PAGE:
There’s a thin line between ‘woman empowerment’ and blindly writing off a woman for making a choice that’s not ‘ambitious’ enough. I think that’s where the Firstpost blog on
Sultan gets it wrong, in context of Aarfa.

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While Anushka’s character, Aarfa, steps down from a competition to be a mother – it’s a choice she makes. It’s a sacrifice she makes not just for her husband but also weighing what she wants in life.
She has achieved, she has won and now she wants to be a mother. What’s wrong in that?
Writing off a character like that to be sexist is a hugely disparaging statement to thousands of women across India who would do that any day! But what’s empowering about Aarfa is that she doesn’t give up being a “sportsperson”, continues to train and continues to teach.
Being a feminist myself (and feminism is equal rights) I would have reacted to something sexist very strongly, but for me, Aarfa is a winner. She knows exactly what she is doing and where she is life. She is not docile or coy or dominated. She tells her husband on the face that she made a sacrifice and demands him to make one for their sake. She’s outspoken, not defeated and woman who lives by her terms and has the courage to hold her ground and dismiss the man she loves when he’s wrong. And that does take courage.
Sultan by himself maybe sexist. The way he takes her sacrifice for granted, the way he becomes arrogant, the way he forgets his people. But the film in no way endorses it. On the contrary, the film answers to the sexism with Aarfa’s perspective and actions. 
Let’s face it … that’s how we are in love.
All those who have been in love, sometime or the other know. All those in marriages or relationships know it. Sometimes, you want to put the wishes of the one you love ahead of yourself. And so the best relationships are those where both the partners make that ‘equal’ contribution.
And so, if at a point a woman wants to be mom, what’s wrong? How can we look down upon something like that? that’s like going anti-family, anti-men and making another set of rules for women – where she doesn’t even have the right to make her own personal choices! That’s the problem of our society… we judge the woman. Always! No matter what she does.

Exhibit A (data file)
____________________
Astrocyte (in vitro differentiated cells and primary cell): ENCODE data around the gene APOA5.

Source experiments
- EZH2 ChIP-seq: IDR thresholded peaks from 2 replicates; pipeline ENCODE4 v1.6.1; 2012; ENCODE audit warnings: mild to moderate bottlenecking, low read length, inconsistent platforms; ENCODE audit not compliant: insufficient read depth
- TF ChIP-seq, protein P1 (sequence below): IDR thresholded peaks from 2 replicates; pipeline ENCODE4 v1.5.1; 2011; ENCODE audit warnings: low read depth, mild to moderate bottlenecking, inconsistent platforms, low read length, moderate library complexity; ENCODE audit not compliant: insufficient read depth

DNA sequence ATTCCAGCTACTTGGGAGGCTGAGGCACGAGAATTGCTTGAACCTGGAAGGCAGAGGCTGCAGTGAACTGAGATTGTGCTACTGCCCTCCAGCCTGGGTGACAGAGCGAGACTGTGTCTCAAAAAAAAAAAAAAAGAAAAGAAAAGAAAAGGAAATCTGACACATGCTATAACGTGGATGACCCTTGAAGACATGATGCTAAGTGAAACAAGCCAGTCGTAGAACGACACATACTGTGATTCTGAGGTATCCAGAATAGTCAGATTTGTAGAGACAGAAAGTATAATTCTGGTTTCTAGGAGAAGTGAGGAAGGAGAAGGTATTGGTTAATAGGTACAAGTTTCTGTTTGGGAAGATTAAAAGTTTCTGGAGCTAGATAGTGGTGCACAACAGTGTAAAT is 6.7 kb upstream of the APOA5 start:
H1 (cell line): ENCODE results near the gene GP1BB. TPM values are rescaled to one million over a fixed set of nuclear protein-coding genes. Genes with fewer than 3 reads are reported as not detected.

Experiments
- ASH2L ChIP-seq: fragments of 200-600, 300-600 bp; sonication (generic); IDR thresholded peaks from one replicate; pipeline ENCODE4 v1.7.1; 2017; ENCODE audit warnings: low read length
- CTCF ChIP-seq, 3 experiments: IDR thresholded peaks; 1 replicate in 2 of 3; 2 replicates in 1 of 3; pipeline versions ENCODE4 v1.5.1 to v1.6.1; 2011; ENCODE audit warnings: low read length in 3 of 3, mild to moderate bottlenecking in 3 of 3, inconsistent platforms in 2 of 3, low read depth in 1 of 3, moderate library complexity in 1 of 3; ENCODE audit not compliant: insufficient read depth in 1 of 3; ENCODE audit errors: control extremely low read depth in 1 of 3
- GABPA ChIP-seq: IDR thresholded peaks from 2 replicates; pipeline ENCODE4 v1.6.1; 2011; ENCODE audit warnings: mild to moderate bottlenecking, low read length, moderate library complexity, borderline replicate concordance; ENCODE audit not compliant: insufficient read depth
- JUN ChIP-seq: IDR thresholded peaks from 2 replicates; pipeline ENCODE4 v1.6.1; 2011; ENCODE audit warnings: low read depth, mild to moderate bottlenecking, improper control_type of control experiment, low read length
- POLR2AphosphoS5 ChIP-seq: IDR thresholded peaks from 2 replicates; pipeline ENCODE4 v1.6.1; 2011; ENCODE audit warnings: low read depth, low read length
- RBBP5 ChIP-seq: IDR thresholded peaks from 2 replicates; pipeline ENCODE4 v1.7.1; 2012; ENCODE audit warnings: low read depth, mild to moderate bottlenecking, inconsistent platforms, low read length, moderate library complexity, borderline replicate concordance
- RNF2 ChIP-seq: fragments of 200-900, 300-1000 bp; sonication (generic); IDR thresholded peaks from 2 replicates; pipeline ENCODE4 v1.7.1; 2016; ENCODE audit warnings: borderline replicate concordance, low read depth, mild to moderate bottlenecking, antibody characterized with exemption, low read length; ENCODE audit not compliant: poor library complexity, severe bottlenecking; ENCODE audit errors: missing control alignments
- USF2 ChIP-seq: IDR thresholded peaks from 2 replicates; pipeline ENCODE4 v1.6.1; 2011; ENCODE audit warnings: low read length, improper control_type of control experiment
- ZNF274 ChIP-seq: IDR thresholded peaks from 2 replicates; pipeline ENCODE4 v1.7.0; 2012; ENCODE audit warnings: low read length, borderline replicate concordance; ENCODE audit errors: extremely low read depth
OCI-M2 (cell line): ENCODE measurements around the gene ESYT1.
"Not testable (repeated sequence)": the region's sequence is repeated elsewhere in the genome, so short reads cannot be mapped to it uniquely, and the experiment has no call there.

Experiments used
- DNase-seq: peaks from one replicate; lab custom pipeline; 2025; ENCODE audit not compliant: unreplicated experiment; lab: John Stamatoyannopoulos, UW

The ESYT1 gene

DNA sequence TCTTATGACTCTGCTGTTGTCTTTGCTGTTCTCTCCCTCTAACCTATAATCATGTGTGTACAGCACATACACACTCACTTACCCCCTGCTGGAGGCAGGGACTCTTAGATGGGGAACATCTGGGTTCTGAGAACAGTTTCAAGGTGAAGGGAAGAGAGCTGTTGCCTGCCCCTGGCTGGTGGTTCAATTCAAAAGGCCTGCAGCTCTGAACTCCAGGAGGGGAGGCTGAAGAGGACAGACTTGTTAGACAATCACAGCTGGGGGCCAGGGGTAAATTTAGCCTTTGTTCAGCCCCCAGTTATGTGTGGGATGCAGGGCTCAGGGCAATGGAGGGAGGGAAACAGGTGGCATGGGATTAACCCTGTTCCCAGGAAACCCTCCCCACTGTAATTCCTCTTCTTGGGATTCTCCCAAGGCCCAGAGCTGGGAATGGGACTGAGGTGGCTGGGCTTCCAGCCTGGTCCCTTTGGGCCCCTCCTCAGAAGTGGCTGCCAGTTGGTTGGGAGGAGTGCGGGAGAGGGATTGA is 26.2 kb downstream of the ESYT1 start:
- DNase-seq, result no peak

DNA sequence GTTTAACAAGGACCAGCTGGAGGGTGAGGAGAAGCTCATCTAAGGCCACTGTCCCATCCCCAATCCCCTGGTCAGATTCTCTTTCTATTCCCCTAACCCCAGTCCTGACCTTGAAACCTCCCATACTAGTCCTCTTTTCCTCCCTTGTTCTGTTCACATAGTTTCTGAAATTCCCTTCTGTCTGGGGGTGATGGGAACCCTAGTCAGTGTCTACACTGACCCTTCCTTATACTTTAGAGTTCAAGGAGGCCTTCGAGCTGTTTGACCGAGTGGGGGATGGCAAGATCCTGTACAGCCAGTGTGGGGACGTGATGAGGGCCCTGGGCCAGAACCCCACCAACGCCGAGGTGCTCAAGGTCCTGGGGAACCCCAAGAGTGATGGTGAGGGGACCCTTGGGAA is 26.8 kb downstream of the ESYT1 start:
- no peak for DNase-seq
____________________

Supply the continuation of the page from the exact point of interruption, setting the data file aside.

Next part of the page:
Some times when we move on in life, our dreams change. Yes, it’s difficult sometimes to accept that what you wanted yesterday… you don’t want today… even after chasing it with all your might! It’s coming of age that’s important and so it can be hard sometimes to accept the truth. For me, Aarfa is wise enough to know.Ranbir-Kapoor-in-Yeh-Jawaani-Hai-Deewani-480x640
When Ranbir’s character in Yeh Jawaani Hai Deewani decides to give up his dream job to be with the girl he loves, we applaud his journey. But when a woman decides to step down to be a mother, we write her off as “weak” or “dominated” or “Stereotypes”. How unfair we are!
I won’t say Sultan is a brilliant film and I won’t say I endorse Salman’s idiocy. But, I won’t take away from the film what it has right.
I love how Anushka isn’t a broken person, I love how the intent of the film is to show the transformation of the protagonist’s heart, I love how they fight the battle “within”, I love how she says:
“We are sportsperson. We don’t give up.” I love how both of them come back to action after their journey as individuals.
For me Sultan is a feel good film, an Aarfa is certainly beautiful!

Anushka does 100% justice to character. (And she’s just as old as me :/ Damn 😀 🙂 ) Rooting for her, watch it for her!aarfa